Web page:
ORLANDO, Fla. (BVM) – Though Amar’e Stoudemire didn’t spend a lot of time at Cypress Creek High School, that didn’t mean he didn’t leave an impression on the school and its community. Only enrolled at the school for his senior year, Stoudemire was an instant star for the Bears basketball team. In his lone campaign, the center was selected as the Orlando Sentinel’s Central Florida Player of the Year and Florida’s Mr. Basketball after he averaged 29.1 points, 15 rebounds and 6.1 blocks per game.
Stoudemire immediately declared for the 2002 NBA Draft where he was taken with the No. 9 overall pick in the first round by the Phoenix Suns as the only high school player selected in the round that year. The big man went on to have a stellar 15-year NBA career where he averaged 18.9 points, 7.8 rebounds, 1.2 assists and 1.2 blocks per game and earned numerous achievements including being named an All-Star six times, All-NBA five times, a member of the All-Rookie team and 2002-03 Rookie of the Year.
While his NBA career ended in 2016, Stoudemire continued playing overseas, particularly in Israel where he played four years and eventually earned citizenship in the country in 2019. Following his time in the NBA, Stoudemire also converted to Judaism and launched a kosher, Israeli wine label called Stoudemire Cellars.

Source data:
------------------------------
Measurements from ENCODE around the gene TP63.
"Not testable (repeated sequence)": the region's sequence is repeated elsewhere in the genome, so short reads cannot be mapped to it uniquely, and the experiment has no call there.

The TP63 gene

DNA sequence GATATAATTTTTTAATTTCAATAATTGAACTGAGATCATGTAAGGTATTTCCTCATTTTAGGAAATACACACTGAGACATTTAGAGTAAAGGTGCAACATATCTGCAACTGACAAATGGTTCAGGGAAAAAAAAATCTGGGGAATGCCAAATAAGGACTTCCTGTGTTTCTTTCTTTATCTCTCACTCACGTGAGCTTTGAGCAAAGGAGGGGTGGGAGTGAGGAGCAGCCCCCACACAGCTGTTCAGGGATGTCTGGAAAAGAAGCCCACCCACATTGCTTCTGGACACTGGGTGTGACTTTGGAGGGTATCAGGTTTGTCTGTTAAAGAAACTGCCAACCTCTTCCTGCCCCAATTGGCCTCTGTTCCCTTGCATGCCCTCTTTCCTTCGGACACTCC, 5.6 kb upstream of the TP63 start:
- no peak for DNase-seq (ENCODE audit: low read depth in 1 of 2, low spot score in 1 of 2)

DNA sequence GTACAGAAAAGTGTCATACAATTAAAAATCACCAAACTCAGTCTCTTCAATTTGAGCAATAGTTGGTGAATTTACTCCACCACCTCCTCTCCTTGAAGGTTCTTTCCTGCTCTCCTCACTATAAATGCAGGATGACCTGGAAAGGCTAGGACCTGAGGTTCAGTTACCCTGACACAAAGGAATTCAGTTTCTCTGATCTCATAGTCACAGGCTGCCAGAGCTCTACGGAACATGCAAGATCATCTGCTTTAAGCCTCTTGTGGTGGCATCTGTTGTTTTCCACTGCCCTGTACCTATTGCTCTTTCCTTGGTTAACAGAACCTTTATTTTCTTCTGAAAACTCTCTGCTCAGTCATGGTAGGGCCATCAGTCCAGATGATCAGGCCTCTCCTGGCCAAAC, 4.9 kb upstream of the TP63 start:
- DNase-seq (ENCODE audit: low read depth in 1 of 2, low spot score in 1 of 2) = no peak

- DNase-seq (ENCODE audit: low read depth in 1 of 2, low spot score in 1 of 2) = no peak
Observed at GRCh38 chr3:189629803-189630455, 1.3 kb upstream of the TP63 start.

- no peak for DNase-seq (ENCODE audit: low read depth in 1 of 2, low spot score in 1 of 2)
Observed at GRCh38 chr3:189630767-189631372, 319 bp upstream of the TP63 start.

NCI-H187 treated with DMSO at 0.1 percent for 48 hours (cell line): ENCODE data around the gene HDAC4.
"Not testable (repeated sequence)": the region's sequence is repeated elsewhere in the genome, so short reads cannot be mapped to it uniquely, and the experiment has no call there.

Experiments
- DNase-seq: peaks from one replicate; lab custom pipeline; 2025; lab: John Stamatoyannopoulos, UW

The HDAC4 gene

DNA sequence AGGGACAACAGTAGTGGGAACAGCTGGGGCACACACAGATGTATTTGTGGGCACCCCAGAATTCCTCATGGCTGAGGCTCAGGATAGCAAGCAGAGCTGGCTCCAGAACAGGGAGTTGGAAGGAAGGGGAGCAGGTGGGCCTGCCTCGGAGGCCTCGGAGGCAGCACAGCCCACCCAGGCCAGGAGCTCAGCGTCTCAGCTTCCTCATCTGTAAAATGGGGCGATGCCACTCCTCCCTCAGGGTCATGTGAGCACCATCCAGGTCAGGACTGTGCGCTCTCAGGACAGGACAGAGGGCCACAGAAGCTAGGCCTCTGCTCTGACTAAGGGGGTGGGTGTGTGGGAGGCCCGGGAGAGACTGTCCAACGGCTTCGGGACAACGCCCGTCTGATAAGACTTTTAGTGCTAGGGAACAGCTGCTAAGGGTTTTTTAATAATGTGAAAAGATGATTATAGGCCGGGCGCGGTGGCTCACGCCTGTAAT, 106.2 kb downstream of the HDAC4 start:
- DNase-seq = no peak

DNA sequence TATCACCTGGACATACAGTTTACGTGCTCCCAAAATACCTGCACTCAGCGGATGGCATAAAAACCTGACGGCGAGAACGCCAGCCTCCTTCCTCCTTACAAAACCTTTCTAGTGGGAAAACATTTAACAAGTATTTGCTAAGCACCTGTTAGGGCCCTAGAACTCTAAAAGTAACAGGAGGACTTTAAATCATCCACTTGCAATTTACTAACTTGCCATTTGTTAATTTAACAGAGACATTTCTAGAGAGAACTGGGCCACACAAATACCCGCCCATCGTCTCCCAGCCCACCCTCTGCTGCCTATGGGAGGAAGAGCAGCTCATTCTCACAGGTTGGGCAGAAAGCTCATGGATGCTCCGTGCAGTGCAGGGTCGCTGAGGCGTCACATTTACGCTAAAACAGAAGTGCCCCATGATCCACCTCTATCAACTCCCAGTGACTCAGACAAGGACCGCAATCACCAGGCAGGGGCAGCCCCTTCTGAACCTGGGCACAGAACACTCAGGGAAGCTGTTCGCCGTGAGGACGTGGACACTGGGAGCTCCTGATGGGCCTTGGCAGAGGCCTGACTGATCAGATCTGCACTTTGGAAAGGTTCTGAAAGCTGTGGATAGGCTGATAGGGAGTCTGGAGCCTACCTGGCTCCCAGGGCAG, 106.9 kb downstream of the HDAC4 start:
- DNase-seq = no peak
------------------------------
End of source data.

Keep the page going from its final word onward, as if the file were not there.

In 2020, Stoudemire returned to the NBA as a coach for the Brooklyn Nets where he worked under former Phoenix Suns’ teammate Steve Nash. Stoudemire held the role until May when he said he was stepping away from the position due to his religious observance of Shabbat which interfered with the working schedule.
Though away from basketball for the time being, Stoudemire has kept himself busy. In 2014, when he was still a member of the New York Knicks, Stoudemire had bought a 185-acre farm in Hyde Park, New York which he tends today. There, Stoudemire raises Black Angus cattle and other livestock in an ethical and sustainable way in an effort to build on the legacy of African-American farmers of the past.
While the future in basketball remains uncertain, it is clear that Stoudemire has found other passions to help fill that void. Whether his journey keeps him in his farm in New York or back to Israel, Stoudemire certainly doesn’t seem to be a man slowing down anytime soon.
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